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Parks' Second Century Focus on Youth, Diversity, and Career Paths Lauded as "Key to Keeping the Public in 'Public Lands'"
(WASHINGTON, D.C. - August 25, 2011) - The Student Conservation Association (SCA), the national leader in youth service and stewardship, today endorsed a new National Park Service plan to enhance the lives of more Americans and vowed to be a major force in accomplishing the Service's conservation and participatory objectives.
A Call to Action: Preparing for a Second Century of Stewardship and Engagement, a wide-ranging strategy for connecting people to parks, advancing the parks' education role, preserving the nation's natural and cultural treasures, and achieving organization excellence, was released by the National Park Service in conjunction with its 95th anniversary. The plan details thirty-six actions and outcomes that will define the second hundred years of America's national parks.
SCA President Dale Penny, who attended the plan's introduction at Ford's Theater in Washington, D.C., credits the Service for both recognizing and addressing a widening relevance gap between the parks and average Americans.
"Our country has changed dramatically since the National Park Service was formed in 1916," Penny states. "A Call to Action moves our national parks into the 21st century by reaching beyond park boundaries and into our communities, specifically aiming at young, diverse constituencies. By spurring more recreation, volunteerism and career opportunities among these populations, we can ensure a more prosperous future for our parks, our environment, and our society.
"As the National Park Service's largest youth service partner, SCA is committed to helping the agency meet its goal of engaging 10,000 young volunteers annually to conserve our parks, monuments, seashores and historic sites. We believe this plan is key to keeping the public in ‘public lands' and we commend Director Jon Jarvis and his colleagues."
Penny notes SCA's role in shaping A Call to Action, which relied heavily on the input of SCA members and other youth participating in last year's America's Great Outdoors listening sessions as well as other recent initiatives designed to attract new and larger audiences to national parks.
"SCA members united to provide the single, most influential youth voice in convincing government officials to create new volunteer and work opportunities in our parks and other federal lands as a way of reconnecting young people to nature," Penny says. "The National Park Service's second-century vision includes and builds upon the pilot ‘NPS Academy' workforce development program SCA launched at Grand Teton National Park earlier this year. I am also pleased to see the plan call for a continuum of service-to-career experiences that mirror SCA's own program structure.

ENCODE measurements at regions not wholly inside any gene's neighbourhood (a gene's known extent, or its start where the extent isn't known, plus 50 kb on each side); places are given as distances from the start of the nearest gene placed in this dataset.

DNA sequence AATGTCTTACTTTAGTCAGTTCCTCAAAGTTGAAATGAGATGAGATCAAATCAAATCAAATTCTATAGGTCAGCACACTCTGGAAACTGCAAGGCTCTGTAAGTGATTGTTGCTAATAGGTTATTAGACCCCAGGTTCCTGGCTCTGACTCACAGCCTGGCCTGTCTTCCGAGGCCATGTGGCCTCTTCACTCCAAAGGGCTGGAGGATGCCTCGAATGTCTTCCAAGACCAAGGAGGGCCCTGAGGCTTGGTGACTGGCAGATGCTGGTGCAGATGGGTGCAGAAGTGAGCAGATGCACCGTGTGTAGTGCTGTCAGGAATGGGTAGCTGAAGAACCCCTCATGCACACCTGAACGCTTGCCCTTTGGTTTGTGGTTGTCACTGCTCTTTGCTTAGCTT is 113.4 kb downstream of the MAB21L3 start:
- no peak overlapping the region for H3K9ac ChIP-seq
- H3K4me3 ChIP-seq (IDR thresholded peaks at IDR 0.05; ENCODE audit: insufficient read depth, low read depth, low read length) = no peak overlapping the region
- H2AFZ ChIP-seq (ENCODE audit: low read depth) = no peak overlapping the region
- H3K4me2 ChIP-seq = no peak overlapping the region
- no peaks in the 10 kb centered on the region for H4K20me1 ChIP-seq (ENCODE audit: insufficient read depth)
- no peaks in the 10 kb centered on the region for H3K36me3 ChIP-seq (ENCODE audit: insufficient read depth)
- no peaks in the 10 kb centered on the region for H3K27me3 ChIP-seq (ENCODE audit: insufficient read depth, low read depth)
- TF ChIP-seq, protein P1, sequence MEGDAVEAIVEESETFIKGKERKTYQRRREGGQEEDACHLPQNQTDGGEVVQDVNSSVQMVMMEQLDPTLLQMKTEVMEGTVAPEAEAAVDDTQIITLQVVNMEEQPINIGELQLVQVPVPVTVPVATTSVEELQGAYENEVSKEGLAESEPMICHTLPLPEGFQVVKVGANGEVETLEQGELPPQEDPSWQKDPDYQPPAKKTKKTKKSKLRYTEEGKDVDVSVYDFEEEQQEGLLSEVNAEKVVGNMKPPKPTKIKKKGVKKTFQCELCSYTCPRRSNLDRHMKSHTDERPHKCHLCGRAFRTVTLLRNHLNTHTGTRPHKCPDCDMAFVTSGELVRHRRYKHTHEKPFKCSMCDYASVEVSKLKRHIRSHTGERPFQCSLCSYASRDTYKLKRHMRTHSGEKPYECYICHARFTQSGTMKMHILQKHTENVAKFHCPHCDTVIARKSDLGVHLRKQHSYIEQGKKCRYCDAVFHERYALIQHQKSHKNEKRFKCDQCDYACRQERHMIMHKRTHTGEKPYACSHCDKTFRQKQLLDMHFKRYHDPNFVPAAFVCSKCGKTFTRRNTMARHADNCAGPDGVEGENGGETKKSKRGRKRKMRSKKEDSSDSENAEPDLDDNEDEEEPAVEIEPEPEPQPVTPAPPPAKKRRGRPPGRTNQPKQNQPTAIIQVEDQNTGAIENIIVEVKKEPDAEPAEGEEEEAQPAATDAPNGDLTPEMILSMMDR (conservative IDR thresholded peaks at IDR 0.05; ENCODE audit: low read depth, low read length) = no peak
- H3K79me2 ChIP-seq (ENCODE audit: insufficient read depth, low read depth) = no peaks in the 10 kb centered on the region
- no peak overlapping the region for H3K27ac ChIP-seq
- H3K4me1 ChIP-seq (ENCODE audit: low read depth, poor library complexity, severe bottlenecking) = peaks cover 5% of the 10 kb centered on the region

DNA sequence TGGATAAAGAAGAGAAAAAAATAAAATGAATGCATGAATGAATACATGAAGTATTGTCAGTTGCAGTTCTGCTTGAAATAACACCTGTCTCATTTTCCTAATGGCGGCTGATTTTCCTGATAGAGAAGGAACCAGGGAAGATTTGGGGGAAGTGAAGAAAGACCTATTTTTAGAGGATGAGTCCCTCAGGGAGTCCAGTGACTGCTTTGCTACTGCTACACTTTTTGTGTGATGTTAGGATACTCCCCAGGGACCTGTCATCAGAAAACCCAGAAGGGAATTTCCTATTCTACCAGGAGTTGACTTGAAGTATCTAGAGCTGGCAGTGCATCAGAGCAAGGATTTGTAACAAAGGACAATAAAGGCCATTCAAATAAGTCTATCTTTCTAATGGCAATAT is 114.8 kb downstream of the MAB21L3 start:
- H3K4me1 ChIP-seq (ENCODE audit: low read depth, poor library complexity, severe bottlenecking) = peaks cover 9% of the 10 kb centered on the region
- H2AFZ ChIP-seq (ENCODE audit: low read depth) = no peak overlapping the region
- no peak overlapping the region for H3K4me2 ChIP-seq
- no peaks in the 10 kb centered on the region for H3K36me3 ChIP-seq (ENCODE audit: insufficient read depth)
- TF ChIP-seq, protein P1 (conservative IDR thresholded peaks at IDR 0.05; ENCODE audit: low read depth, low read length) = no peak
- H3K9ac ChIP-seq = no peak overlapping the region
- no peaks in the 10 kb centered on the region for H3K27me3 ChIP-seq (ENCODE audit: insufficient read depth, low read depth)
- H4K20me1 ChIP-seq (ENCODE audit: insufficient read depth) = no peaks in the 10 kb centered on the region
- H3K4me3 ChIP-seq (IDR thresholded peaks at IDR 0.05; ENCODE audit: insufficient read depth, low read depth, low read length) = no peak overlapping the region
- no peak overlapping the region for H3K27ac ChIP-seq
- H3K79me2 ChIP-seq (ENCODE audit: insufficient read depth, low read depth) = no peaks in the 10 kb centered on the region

"Additionally, I am confident that SCA's pioneering community conservation programs which engage thousands of ethnically and culturally diverse youth in urban centers across the country will help NPS find, engage, hire and ultimately represent the grand mosaic that is the American people.
"A Call to Action is an urgently needed challenge that speaks to the need for, and the strength of, the SCA-Park Service partnership and we look forward to extending our collaboration to further enrich the next century of America's national parks."
Alan Yee, an 18-year old SCA alumnus from the San Francisco Bay area, says young people are eager to care and advocate for national parks. "From Golden Gate National Recreation Area to Acadia National Park," Yee states, "my SCA experiences have helped me recognize the value of natural places as well as our responsibility to conserve them. The young people I served with understand this planet will one day be ours and, for us, stepping up to protect our parks is the first step toward leadership."
SCA has been a constant partner of the National Park Service since 1957. In 2010, one third of SCA's more than 4,000 interns and volunteers rendered over 750,000 hours of service at 200 National Park units. SCA members routinely advance to Park Service professions. NPS officials estimate that up to 12% of their workforce - from superintendents to rangers - launched their park careers through SCA.
The Student Conservation Association is the only national organization that develops tomorrow's conservation leaders by providing high school and college students with service opportunities in all 50 states, from urban communities to national parks and forests. More than 4,000 SCA members annually render over two million hours of service to America's public lands. Since 1957, SCA has helped to develop new generations of conservation leaders, inspire lifelong stewardship, and save the planet. SCA maintains offices in Anchorage, AK, Boise, ID, Charlestown, NH, Oakland, CA, Pittsburgh, PA, Seattle, WA and Washington, D.C. For more information, visit www.thesca.org